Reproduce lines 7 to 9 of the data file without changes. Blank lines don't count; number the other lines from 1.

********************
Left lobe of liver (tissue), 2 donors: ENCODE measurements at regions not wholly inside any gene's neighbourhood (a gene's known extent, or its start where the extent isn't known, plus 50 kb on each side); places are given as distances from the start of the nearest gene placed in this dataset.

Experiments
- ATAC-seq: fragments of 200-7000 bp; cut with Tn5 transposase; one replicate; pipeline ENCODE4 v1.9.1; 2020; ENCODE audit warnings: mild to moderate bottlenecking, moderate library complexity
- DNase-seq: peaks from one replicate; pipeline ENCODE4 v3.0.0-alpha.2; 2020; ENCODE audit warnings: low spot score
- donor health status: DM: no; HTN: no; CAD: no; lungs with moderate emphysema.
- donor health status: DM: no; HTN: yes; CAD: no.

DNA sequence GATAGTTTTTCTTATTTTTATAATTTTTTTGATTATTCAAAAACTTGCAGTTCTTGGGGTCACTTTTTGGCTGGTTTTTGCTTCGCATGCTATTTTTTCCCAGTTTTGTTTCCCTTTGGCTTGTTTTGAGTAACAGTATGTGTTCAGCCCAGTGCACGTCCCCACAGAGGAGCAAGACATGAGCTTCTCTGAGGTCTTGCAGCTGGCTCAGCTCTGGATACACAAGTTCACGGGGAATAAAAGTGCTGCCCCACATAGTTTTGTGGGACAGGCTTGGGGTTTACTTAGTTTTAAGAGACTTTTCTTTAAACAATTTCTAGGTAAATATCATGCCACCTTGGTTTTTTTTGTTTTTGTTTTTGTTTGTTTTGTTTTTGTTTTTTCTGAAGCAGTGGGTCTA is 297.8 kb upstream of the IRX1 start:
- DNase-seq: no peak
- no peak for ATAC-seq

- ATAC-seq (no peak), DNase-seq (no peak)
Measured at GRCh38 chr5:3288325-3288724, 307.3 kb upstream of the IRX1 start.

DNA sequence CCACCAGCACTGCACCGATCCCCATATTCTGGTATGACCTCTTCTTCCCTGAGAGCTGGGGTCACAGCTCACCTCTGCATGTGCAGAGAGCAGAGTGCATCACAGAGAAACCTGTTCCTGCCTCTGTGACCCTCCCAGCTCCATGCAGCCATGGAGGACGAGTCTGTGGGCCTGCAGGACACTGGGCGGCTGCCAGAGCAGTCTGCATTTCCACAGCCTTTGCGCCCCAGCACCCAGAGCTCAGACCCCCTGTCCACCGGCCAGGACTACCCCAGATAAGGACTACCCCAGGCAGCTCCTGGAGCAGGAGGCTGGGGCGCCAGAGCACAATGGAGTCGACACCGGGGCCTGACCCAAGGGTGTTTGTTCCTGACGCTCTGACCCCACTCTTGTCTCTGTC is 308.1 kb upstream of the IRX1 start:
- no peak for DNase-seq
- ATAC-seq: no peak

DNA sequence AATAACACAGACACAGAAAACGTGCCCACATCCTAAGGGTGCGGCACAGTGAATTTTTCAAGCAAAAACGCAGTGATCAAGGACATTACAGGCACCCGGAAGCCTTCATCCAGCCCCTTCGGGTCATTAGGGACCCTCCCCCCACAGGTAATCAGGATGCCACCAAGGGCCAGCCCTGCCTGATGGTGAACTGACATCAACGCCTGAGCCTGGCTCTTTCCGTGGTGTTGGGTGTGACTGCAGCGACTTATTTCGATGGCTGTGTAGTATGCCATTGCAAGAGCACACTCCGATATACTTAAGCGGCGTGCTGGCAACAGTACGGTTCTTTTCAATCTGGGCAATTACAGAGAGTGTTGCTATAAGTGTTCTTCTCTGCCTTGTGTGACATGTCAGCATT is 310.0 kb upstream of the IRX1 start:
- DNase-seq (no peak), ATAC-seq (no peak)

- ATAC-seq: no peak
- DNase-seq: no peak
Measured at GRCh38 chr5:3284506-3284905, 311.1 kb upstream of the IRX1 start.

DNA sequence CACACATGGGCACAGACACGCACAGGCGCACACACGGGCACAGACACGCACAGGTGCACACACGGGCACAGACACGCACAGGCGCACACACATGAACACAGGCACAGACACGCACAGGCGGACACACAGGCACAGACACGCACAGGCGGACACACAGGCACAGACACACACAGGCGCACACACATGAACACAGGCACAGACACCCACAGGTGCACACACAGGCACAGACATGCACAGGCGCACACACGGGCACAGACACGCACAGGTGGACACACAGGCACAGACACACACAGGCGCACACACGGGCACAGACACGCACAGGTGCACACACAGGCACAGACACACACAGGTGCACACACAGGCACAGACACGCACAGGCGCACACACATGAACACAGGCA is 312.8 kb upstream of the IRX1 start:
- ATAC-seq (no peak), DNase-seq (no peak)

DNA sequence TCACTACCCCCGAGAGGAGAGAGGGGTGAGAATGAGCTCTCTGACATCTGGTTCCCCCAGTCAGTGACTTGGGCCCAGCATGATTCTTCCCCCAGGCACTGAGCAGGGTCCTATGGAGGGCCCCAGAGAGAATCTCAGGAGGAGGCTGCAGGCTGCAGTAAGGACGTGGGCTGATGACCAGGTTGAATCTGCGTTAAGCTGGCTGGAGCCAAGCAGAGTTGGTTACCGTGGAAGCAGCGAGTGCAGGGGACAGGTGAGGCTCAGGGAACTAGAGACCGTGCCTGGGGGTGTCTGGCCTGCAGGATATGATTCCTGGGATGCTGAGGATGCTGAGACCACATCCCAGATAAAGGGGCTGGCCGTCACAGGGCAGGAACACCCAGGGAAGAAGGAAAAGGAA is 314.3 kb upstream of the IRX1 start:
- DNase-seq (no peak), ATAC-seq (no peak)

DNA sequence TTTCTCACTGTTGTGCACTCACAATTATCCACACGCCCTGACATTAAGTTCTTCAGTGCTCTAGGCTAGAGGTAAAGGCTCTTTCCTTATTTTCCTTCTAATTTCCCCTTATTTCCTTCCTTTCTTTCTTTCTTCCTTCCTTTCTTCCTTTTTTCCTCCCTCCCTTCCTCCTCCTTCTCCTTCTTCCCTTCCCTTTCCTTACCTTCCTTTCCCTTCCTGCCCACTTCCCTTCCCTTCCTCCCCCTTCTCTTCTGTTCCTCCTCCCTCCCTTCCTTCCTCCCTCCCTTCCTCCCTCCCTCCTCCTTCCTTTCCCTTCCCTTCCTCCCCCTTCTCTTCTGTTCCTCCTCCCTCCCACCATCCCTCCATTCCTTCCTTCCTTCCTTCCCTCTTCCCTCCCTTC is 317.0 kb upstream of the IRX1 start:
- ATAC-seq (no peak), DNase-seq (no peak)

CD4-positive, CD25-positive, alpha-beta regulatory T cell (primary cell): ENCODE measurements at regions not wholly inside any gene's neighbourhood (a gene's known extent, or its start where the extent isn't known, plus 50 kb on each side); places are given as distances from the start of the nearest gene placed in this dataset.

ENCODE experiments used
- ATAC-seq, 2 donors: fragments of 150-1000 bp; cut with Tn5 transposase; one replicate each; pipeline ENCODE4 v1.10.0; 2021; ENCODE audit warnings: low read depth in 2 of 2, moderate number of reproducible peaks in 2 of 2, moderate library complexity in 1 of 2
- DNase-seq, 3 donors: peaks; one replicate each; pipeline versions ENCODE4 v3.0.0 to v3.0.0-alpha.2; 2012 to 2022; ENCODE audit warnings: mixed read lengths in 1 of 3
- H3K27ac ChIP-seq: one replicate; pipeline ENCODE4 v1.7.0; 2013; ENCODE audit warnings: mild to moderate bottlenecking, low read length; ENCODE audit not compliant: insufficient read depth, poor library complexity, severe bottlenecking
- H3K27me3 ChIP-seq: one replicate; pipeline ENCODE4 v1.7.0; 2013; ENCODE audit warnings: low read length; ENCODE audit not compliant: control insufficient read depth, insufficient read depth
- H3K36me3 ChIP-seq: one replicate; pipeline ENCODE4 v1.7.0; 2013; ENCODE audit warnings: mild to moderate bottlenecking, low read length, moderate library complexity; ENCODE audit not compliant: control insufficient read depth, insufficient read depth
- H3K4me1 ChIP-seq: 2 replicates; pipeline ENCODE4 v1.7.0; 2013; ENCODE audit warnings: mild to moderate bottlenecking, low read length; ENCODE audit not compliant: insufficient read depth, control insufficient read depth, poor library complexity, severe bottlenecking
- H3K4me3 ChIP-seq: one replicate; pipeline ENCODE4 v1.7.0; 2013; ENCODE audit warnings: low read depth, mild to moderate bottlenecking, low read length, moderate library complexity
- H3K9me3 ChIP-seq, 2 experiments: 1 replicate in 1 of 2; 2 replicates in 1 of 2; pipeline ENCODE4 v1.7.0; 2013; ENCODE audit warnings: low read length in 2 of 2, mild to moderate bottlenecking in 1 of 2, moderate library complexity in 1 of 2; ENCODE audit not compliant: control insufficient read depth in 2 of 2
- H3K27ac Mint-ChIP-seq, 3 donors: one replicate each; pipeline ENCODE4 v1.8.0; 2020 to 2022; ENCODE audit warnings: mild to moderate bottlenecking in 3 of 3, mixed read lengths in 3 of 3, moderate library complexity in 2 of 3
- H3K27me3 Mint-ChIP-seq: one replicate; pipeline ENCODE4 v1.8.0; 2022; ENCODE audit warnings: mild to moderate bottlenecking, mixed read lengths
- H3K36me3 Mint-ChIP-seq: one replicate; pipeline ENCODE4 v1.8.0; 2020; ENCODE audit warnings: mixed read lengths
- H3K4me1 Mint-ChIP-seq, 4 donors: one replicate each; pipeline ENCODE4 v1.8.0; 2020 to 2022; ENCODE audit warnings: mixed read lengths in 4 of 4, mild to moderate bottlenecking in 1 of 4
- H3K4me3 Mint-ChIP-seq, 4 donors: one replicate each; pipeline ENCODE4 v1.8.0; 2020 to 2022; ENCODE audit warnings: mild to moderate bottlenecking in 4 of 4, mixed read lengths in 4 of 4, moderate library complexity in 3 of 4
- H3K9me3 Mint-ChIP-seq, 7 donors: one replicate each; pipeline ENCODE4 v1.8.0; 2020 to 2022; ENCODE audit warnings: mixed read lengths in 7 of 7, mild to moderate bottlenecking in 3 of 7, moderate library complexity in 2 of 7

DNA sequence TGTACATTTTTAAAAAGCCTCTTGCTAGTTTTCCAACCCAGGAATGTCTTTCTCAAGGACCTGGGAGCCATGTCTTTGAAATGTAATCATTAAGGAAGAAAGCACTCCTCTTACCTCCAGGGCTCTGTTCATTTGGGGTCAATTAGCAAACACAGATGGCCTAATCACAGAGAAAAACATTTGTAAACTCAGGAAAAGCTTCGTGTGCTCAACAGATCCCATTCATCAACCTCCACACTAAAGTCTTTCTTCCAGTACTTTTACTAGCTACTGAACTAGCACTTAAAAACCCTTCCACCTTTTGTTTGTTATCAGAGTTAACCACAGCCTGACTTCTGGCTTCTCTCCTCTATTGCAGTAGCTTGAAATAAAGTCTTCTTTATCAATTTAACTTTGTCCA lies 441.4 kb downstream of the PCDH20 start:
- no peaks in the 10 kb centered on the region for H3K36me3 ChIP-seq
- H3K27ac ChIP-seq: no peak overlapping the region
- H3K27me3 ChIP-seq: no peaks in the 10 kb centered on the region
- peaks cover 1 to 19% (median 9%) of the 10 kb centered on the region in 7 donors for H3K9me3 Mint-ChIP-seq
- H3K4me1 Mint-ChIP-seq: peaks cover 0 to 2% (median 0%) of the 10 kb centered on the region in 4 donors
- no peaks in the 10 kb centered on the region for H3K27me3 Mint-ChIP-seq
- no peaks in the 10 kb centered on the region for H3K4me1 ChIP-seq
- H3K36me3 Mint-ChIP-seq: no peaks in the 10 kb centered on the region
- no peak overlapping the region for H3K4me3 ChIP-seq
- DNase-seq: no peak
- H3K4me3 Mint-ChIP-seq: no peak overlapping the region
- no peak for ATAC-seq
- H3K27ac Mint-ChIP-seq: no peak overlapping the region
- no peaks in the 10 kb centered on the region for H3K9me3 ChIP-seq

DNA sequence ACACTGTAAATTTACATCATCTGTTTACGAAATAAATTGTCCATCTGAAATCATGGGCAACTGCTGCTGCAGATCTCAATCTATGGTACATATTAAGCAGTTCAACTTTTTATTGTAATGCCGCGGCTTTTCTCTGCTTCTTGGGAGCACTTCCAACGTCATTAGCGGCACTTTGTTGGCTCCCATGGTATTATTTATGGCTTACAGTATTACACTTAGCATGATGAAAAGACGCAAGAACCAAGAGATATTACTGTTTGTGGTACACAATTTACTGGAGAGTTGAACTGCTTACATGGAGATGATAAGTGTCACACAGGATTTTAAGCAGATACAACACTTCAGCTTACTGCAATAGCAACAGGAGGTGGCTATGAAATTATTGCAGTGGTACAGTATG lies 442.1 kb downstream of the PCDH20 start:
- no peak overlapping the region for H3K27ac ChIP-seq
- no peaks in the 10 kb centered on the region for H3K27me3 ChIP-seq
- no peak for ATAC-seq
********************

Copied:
DNA sequence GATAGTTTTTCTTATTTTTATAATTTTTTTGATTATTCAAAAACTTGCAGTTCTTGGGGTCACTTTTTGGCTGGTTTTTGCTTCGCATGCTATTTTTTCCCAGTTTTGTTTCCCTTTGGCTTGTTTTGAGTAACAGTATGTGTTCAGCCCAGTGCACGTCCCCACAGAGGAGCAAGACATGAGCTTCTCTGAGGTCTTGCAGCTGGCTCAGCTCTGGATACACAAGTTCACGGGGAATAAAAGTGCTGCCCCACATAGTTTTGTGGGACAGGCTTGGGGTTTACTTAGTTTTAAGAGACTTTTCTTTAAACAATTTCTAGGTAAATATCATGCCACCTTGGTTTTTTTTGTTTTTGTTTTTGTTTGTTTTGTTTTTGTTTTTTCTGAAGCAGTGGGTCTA is 297.8 kb upstream of the IRX1 start:
- DNase-seq: no peak
- no peak for ATAC-seq